So why the Shat Birder?

I got a bit of stick for calling my blog The Shat Birder and contrary to the jibes it is not a description! Shat is actually (believe it or not) the local name for the village in which I have lived all my life, Skelmanthorpe.
Skelmanthorpe is on the outskirts of Huddersfield and in the 1870’s during the construction of the railway line (which is now Kirklees Light Railway), local unskilled labourers were drafted in to chip away at the rock that would later carve out Shelley Tunnel. These local lads were nicknamed stone “Shatterers” by the Irish navvies who had been employed to lay the line. The taunting from these “foreigners” actually ended in a 200 man mass brawl, which saw one of the Irish workers getting part of his ear bitten off! It was this incident that coined the phrase “Shat lug oyl biter” which when translated from broad Yorkshire is basically “Skelmanthorpe Ear Hole Nibbler”. Since then though, nearly 140 years on, Skelmanthorpe is still known as Shat! And all its inhabitants by the abbreviated “Shatters”!

Tuesday, 30 March 2010

Birdwatching - The Dangers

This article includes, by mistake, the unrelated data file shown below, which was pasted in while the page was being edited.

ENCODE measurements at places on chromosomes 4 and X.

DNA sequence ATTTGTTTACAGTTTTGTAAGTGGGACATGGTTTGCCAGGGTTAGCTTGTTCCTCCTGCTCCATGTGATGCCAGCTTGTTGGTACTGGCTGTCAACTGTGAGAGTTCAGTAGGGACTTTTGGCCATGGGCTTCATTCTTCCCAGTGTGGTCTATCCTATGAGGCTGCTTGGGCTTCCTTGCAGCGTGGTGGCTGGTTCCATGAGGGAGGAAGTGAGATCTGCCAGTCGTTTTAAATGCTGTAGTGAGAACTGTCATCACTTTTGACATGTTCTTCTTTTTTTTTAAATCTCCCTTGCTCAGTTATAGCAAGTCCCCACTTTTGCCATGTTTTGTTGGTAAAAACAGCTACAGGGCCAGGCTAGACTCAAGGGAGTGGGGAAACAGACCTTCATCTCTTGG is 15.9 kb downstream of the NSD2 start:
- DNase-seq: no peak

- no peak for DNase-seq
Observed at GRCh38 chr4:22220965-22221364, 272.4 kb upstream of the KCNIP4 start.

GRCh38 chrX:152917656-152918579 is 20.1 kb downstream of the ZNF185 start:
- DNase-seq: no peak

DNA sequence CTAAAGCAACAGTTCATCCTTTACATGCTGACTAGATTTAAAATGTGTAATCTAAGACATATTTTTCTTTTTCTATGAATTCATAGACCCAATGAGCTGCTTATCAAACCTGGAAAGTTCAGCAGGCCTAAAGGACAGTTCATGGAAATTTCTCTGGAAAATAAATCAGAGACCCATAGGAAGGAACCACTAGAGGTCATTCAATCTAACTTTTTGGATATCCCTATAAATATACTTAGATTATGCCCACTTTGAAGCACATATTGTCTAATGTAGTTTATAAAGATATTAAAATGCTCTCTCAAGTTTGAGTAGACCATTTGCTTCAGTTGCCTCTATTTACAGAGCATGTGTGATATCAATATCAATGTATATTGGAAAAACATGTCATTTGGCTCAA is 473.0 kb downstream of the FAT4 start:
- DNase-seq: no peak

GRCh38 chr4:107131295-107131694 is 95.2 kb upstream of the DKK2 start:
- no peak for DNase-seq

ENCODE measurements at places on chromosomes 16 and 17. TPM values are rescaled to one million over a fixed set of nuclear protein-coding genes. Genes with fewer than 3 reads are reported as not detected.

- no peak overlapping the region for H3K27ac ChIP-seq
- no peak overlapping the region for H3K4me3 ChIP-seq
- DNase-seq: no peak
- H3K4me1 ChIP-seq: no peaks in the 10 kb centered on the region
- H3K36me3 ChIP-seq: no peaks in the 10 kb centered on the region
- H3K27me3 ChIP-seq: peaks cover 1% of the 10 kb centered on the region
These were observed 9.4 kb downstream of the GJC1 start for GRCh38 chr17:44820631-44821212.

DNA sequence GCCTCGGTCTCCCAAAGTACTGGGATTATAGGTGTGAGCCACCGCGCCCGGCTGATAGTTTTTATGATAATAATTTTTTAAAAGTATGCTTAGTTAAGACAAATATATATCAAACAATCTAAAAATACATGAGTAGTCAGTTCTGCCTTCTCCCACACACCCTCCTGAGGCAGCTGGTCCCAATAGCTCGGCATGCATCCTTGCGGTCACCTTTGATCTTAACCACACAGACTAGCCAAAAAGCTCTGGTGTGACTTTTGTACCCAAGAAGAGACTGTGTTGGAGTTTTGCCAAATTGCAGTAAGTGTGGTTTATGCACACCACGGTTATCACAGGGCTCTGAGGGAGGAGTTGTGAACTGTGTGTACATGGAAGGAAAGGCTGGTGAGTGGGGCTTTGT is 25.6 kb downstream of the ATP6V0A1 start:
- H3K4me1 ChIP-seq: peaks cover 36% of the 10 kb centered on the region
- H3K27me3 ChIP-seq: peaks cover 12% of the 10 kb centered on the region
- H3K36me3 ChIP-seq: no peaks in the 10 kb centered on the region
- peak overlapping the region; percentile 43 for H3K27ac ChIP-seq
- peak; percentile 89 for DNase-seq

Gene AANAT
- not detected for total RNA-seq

Well the plan this weekend was to be up and at em with an “early bird gets the worm” zest for life. That was the plan anyway? I was like the Tin Man on Saturday morning. My legs were so stiff I even had to be helped out of bed! The first team were a man short for squash, so being the good sport that I am I said I would stand in and help them out. Now anyone who has played any form of team sport knows that the step up from second to first team, standard wise, is a decent leap. End, deep and thrown were words bouncing back and forth in my head as my opponent, obviously used to playing higher calibre players, had beaten me in the warm up. What made it worse was the fact that after only a few minutes of hitting the ball to each other, warming it up, he knew he was going to kick my arse. The two scenarios available, were for him to have somewhere to go after the game therefore getting the game over and done with or thinking because it was Friday night and he didn’t have anything else on, he may as well have a good run? And run is what he made me do. The bastard had plenty of opportunities to win the rallies yet he kept the ball coming back and back and back making me run and run and run. Let’s be fair, my team mates weren’t holding out, I was doing them a favour, they knew I was the sacrificial lamb. He was clearly going to win so why not put me out of my misery. I felt like a young Elephant Seal being dragged from the shallows by a Killer Whale, only to be played with before the inevitable. As match ball was called and quickly won, I slid down the wall leaving a Snail like trail of sweat, only to look across to find he was hardly perspiring! I lay on the court floor waiting for the stewards to come and put the curtains around me to end it Grand National style, but unfortunately the stewards never came? Like a new born Wildebeest, I did eventually get back on my feet, but due to my lungs needing more air than I could fit in my mouth, words failed me, leaving me to mouth the words “well played” whilst shaking his hand.